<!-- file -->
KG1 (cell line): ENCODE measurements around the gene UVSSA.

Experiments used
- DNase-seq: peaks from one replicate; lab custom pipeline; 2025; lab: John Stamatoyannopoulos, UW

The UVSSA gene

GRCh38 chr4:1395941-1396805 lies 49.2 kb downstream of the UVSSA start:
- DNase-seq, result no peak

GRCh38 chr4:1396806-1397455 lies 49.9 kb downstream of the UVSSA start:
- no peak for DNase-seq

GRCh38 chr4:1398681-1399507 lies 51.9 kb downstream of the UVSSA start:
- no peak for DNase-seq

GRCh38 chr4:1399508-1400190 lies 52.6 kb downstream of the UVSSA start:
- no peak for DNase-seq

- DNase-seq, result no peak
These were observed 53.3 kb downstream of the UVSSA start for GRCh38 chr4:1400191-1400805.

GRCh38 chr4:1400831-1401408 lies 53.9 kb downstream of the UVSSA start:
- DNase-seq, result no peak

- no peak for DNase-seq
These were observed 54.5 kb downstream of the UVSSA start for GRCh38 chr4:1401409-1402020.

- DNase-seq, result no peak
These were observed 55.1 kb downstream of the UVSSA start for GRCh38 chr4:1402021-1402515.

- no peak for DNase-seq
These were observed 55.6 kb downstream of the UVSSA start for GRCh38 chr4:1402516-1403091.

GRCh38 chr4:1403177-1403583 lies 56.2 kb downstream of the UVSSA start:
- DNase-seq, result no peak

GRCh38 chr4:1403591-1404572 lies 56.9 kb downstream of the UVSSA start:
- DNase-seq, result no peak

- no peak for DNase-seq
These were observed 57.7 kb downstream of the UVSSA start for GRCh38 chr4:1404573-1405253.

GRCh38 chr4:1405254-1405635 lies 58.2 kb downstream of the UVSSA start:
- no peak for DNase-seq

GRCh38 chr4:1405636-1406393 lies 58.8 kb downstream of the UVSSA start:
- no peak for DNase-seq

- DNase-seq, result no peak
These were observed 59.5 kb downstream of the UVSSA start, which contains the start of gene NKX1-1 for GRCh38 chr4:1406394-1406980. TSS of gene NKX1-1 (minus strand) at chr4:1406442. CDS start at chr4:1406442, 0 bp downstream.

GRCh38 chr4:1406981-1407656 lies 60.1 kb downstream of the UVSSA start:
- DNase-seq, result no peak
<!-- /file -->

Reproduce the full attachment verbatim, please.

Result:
KG1 (cell line): ENCODE measurements around the gene UVSSA.

Experiments used
- DNase-seq: peaks from one replicate; lab custom pipeline; 2025; lab: John Stamatoyannopoulos, UW

The UVSSA gene

GRCh38 chr4:1395941-1396805 lies 49.2 kb downstream of the UVSSA start:
- DNase-seq, result no peak

GRCh38 chr4:1396806-1397455 lies 49.9 kb downstream of the UVSSA start:
- no peak for DNase-seq

GRCh38 chr4:1398681-1399507 lies 51.9 kb downstream of the UVSSA start:
- no peak for DNase-seq

GRCh38 chr4:1399508-1400190 lies 52.6 kb downstream of the UVSSA start:
- no peak for DNase-seq

- DNase-seq, result no peak
These were observed 53.3 kb downstream of the UVSSA start for GRCh38 chr4:1400191-1400805.

GRCh38 chr4:1400831-1401408 lies 53.9 kb downstream of the UVSSA start:
- DNase-seq, result no peak

- no peak for DNase-seq
These were observed 54.5 kb downstream of the UVSSA start for GRCh38 chr4:1401409-1402020.

- DNase-seq, result no peak
These were observed 55.1 kb downstream of the UVSSA start for GRCh38 chr4:1402021-1402515.

- no peak for DNase-seq
These were observed 55.6 kb downstream of the UVSSA start for GRCh38 chr4:1402516-1403091.

GRCh38 chr4:1403177-1403583 lies 56.2 kb downstream of the UVSSA start:
- DNase-seq, result no peak

GRCh38 chr4:1403591-1404572 lies 56.9 kb downstream of the UVSSA start:
- DNase-seq, result no peak

- no peak for DNase-seq
These were observed 57.7 kb downstream of the UVSSA start for GRCh38 chr4:1404573-1405253.

GRCh38 chr4:1405254-1405635 lies 58.2 kb downstream of the UVSSA start:
- no peak for DNase-seq

GRCh38 chr4:1405636-1406393 lies 58.8 kb downstream of the UVSSA start:
- no peak for DNase-seq

- DNase-seq, result no peak
These were observed 59.5 kb downstream of the UVSSA start, which contains the start of gene NKX1-1 for GRCh38 chr4:1406394-1406980. TSS of gene NKX1-1 (minus strand) at chr4:1406442. CDS start at chr4:1406442, 0 bp downstream.

GRCh38 chr4:1406981-1407656 lies 60.1 kb downstream of the UVSSA start:
- DNase-seq, result no peak